What happens after empire? In an age in which Europe continues to grapple with its colonial past, there could scarcely be a more timely question. Yet while the Fall of Rome is frequently invoked within political debates (for better or for worse), the same can scarcely be said of the Carolingian Empire, which spanned much of northern and western Europe in the eighth and ninth centuries, fundamentally transforming the continent’s political landscape.
The decision of the HERA partnership to fund a major project investigating the aftermath of the Carolingian Empire – the ‘transformation of the Carolingian world’, to use the favoured terminology – is therefore to be warmly welcomed. Sarah Hamilton has already written about the project’s aims and her contribution, so I would like to take the opportunity to reflect more generally on the post-Carolingian period, in the light of the project’s inaugural conference in Berlin last month.
As Stefan Esders, our host, explained in his introductory remarks, the core idea behind the project is to view the tenth century not simply as a prelude to the central Middle Ages, but as a development out of the Carolingian age. The focus is therefore on change as well as continuity, on seeing how similar texts and ideas came to take on new meanings in the post-Carolingian world. These themes came through strongly in almost all of the papers (helpful summaries of which can be found by searching #UNUP on Twitter). A common refrain was that texts and ideas developed in the Carolingian period continued to be used and applied within the tenth century, whether in the form of local institutional histories (Koziol), notions of identity (Diesenberger), legal materials (Esders), liturgical laudes (Welton) or normative ordinances (West). Yet such apparent continuity can be misleading, as these (and other) speakers noted: even when copying or imitating Carolingian texts or genres, tenth-century writers repackaged these for the present; this was not a case of stagnation or idle nostalgia, but of strikingly new variations on existing themes. Then as now, invoking the past was a powerful rhetorical tool, but not one which should be mistaken for straightforward continuity.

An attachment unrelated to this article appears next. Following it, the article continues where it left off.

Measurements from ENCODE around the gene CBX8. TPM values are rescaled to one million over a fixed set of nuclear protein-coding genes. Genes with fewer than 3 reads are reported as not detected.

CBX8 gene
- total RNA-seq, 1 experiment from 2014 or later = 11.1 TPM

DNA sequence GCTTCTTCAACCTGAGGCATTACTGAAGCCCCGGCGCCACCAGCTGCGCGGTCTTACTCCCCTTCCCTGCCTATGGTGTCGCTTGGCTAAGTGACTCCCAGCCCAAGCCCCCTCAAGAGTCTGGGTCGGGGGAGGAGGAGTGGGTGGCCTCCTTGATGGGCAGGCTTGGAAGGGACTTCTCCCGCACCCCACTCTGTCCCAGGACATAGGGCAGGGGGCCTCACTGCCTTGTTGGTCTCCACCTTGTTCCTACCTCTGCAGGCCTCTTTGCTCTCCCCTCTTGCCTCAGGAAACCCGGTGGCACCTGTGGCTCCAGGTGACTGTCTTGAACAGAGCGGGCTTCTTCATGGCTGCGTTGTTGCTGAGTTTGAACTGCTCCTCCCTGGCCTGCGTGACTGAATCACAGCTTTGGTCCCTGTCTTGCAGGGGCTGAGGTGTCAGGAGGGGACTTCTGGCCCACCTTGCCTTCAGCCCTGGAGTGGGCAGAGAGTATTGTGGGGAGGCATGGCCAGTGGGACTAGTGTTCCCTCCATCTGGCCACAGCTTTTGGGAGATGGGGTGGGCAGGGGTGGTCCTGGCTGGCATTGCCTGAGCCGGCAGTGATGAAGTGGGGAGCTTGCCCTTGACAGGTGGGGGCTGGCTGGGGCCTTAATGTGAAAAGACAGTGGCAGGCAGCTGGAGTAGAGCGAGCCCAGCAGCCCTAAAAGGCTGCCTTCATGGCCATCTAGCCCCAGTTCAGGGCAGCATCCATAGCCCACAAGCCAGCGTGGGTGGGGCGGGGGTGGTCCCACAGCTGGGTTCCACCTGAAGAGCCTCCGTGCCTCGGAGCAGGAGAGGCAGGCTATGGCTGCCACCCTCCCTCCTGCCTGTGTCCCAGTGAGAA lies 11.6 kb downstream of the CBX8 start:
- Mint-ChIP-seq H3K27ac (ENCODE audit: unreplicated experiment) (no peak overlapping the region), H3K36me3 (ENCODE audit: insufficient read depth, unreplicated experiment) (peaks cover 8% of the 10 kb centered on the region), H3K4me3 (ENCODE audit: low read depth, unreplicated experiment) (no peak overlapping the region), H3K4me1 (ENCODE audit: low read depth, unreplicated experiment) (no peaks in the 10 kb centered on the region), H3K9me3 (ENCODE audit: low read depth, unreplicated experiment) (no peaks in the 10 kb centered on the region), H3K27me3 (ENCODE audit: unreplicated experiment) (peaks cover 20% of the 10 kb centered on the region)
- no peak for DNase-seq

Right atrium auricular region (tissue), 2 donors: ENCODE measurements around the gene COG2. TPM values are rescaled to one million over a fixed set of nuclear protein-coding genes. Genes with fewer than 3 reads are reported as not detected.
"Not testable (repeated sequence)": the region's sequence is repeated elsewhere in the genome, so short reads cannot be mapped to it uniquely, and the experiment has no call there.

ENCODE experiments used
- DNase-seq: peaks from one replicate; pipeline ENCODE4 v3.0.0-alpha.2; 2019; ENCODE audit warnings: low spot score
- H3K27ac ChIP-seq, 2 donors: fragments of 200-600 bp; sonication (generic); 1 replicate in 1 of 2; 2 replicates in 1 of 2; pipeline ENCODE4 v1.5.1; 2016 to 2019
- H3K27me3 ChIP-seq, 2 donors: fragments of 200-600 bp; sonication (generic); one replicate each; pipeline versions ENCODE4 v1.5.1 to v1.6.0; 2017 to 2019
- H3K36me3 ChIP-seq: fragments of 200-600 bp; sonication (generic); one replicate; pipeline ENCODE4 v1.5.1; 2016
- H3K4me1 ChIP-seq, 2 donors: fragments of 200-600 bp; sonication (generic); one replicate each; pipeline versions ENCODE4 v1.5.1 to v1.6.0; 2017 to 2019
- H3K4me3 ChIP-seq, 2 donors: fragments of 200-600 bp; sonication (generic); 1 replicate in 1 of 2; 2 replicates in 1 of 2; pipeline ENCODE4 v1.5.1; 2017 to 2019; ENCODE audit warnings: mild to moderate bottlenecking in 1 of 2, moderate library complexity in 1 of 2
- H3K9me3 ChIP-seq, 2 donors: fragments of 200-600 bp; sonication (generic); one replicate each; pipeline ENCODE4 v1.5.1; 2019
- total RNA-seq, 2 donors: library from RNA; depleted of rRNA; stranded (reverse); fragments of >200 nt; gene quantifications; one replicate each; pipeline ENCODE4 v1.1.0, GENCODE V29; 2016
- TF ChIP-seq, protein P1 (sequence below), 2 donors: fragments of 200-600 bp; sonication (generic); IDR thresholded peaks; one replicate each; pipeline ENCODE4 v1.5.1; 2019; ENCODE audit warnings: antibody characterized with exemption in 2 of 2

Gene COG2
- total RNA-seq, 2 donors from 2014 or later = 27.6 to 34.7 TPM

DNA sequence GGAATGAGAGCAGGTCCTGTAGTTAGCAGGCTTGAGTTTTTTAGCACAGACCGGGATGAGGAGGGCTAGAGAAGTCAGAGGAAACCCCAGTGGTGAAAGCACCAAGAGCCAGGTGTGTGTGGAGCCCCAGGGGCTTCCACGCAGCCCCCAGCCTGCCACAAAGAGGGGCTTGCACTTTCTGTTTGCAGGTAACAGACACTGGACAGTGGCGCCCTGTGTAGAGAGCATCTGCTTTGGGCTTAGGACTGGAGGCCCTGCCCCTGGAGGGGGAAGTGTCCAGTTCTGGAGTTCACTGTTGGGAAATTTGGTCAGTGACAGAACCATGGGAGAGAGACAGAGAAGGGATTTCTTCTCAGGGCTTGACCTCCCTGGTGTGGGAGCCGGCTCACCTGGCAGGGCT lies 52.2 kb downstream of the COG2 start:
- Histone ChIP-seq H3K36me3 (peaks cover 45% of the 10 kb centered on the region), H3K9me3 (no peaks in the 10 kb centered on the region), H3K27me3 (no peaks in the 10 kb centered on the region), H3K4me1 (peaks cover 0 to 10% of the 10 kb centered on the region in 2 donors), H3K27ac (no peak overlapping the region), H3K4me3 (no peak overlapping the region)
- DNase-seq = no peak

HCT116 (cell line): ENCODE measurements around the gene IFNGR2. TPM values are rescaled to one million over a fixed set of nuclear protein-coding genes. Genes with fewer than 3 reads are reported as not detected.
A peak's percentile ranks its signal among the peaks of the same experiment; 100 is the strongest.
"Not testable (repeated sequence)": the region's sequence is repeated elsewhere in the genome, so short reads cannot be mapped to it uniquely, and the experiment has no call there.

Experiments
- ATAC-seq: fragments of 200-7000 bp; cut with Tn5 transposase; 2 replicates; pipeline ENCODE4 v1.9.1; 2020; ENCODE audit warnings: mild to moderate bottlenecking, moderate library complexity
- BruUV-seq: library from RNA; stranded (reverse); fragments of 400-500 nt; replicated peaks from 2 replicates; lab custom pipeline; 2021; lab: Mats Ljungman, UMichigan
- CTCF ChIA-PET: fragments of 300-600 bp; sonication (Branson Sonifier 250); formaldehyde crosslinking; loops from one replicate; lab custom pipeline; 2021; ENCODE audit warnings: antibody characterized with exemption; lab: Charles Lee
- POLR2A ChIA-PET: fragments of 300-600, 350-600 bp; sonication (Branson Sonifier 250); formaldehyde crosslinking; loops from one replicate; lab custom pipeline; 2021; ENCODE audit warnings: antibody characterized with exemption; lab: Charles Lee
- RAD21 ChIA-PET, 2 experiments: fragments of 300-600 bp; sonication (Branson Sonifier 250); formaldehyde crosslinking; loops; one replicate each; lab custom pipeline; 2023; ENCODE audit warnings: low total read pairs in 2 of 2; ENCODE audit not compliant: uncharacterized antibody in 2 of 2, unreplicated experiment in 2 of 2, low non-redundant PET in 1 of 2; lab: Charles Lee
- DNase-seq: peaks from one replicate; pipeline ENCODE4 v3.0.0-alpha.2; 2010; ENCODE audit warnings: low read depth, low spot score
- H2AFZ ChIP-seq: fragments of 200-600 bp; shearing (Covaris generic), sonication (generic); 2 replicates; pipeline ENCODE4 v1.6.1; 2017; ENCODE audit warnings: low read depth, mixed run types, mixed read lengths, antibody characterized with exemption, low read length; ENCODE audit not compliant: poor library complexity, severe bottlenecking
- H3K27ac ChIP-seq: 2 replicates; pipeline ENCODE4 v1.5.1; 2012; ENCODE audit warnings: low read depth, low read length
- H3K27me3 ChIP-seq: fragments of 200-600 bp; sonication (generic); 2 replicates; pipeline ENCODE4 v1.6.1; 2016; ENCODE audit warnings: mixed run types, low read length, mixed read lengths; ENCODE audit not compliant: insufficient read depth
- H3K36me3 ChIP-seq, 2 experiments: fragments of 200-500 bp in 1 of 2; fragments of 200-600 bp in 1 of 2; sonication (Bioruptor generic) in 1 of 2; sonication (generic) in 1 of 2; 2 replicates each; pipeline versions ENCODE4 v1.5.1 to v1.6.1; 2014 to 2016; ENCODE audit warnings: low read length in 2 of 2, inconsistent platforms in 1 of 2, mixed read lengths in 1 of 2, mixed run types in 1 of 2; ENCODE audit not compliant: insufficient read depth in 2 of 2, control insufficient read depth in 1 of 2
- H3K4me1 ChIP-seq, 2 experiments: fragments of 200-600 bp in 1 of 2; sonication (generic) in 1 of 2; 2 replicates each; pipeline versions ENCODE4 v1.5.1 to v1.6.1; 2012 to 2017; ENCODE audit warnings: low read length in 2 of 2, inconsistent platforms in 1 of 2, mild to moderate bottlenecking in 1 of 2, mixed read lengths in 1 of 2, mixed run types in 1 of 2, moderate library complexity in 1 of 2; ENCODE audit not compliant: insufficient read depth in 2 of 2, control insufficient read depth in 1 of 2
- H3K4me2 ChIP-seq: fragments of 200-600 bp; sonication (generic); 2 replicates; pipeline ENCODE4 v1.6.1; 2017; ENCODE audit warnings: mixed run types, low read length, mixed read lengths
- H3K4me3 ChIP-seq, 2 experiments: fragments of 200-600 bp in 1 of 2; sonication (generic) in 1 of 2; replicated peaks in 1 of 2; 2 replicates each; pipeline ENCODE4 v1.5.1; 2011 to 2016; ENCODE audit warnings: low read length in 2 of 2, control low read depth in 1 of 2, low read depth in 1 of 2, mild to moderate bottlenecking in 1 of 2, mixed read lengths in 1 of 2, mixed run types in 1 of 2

Nor it was not all about continuity either. The focus of Sarah Hamilton’s paper was rites of excommunication, which are first recorded in the tenth century. This raises important questions about the impetus behind such acts of codification. Similarly my own paper touched on some of the earliest examples of imitative script – that is, self-consciously archaic writing – from Europe, whilst Sarah Greer provided a thoughtful consideration of the foundation of Quedlinburg, one of the most important new convents of the tenth century. There was, therefore, plenty new going on in these years. But just as change can often be detected within continuity, so one must be careful not to exaggerate the novelty of these developments: new texts, rites and convents certainly came to the fore, but these often owed much to the past.
The cardinal lesson of the conference – if it might be distilled into one – was therefore that we must be wary of overstated claims about both continuity and change: the same texts and artefacts can mean very different things within different contexts, while different texts and artefacts may fulfil very similar functions. Perhaps most importantly, the papers all underscored the vitality of the ‘long tenth century’ as a period of transition between the early and central Middle Ages. It has long been my belief that historians of the period could learn a great deal from scholars of Late Antiquity – who have transcended the ancient/medieval divide so well – and it is promising to see steps in this direction. Indeed, as Patrick Geary noted in the concluding discussion, it would be nice to see more experts on the eleventh and twelfth century integrated as the project continues. It is only when we start to shed our identities as ‘early’ and ‘central’ medievalists that we will truly start to understand these fascinating and dynamic years.
Whether there are any lessons to be learned here for a nation facing the prospect of Brexit and dreaming of ‘Empire 2.0’, is perhaps a question best left to a different day. For the time being, it looks as if the future of tenth-century studies is bright; this ‘Age of Iron’ (as Cardinal Baronio once called it) may yet come to be appreciated in its full diversity and complexity.
Dr Levi Roach, Lecturer in Medieval History